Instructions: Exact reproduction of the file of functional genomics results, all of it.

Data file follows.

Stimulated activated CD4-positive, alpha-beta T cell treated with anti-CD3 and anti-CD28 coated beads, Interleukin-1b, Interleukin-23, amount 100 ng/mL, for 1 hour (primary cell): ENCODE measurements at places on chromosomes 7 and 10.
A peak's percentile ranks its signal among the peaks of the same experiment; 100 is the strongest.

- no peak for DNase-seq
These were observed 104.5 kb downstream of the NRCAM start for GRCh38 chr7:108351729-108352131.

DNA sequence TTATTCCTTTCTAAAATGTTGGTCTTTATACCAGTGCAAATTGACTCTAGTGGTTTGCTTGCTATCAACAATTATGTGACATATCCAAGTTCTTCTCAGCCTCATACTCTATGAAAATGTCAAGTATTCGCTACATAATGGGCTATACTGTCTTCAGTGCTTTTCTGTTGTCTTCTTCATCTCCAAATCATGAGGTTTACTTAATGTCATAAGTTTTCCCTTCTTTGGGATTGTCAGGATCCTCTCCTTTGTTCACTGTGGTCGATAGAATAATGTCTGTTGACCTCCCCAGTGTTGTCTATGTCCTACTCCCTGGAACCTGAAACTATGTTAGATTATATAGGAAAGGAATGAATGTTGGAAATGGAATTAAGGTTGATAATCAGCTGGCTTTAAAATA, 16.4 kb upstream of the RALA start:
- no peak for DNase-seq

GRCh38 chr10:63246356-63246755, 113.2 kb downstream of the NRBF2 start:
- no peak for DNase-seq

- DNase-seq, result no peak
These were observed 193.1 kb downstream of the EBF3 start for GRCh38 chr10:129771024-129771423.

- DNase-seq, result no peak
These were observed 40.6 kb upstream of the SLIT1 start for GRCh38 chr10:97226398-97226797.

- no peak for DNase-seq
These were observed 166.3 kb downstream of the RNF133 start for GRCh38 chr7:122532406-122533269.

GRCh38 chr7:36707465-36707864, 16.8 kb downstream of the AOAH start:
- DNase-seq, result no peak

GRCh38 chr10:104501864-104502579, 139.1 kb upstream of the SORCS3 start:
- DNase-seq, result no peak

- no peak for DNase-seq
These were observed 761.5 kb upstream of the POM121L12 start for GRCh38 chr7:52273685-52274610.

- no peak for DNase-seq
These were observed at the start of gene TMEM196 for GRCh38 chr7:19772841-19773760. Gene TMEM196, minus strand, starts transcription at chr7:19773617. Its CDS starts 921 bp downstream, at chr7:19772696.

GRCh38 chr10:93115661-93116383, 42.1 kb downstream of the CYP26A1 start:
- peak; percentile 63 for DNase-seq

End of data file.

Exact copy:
Stimulated activated CD4-positive, alpha-beta T cell treated with anti-CD3 and anti-CD28 coated beads, Interleukin-1b, Interleukin-23, amount 100 ng/mL, for 1 hour (primary cell): ENCODE measurements at places on chromosomes 7 and 10.
A peak's percentile ranks its signal among the peaks of the same experiment; 100 is the strongest.

- no peak for DNase-seq
These were observed 104.5 kb downstream of the NRCAM start for GRCh38 chr7:108351729-108352131.

DNA sequence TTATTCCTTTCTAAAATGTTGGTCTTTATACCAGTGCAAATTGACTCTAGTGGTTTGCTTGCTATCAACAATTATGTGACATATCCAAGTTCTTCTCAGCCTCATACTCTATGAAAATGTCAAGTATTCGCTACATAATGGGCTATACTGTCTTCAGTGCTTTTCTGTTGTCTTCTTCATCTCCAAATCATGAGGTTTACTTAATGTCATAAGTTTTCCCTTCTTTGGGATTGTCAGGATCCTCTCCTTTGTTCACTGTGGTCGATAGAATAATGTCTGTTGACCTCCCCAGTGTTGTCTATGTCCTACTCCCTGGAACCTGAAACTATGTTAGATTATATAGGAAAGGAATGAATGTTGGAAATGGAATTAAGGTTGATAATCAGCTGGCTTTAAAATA, 16.4 kb upstream of the RALA start:
- no peak for DNase-seq

GRCh38 chr10:63246356-63246755, 113.2 kb downstream of the NRBF2 start:
- no peak for DNase-seq

- DNase-seq, result no peak
These were observed 193.1 kb downstream of the EBF3 start for GRCh38 chr10:129771024-129771423.

- DNase-seq, result no peak
These were observed 40.6 kb upstream of the SLIT1 start for GRCh38 chr10:97226398-97226797.

- no peak for DNase-seq
These were observed 166.3 kb downstream of the RNF133 start for GRCh38 chr7:122532406-122533269.

GRCh38 chr7:36707465-36707864, 16.8 kb downstream of the AOAH start:
- DNase-seq, result no peak

GRCh38 chr10:104501864-104502579, 139.1 kb upstream of the SORCS3 start:
- DNase-seq, result no peak

- no peak for DNase-seq
These were observed 761.5 kb upstream of the POM121L12 start for GRCh38 chr7:52273685-52274610.

- no peak for DNase-seq
These were observed at the start of gene TMEM196 for GRCh38 chr7:19772841-19773760. Gene TMEM196, minus strand, starts transcription at chr7:19773617. Its CDS starts 921 bp downstream, at chr7:19772696.

GRCh38 chr10:93115661-93116383, 42.1 kb downstream of the CYP26A1 start:
- peak; percentile 63 for DNase-seq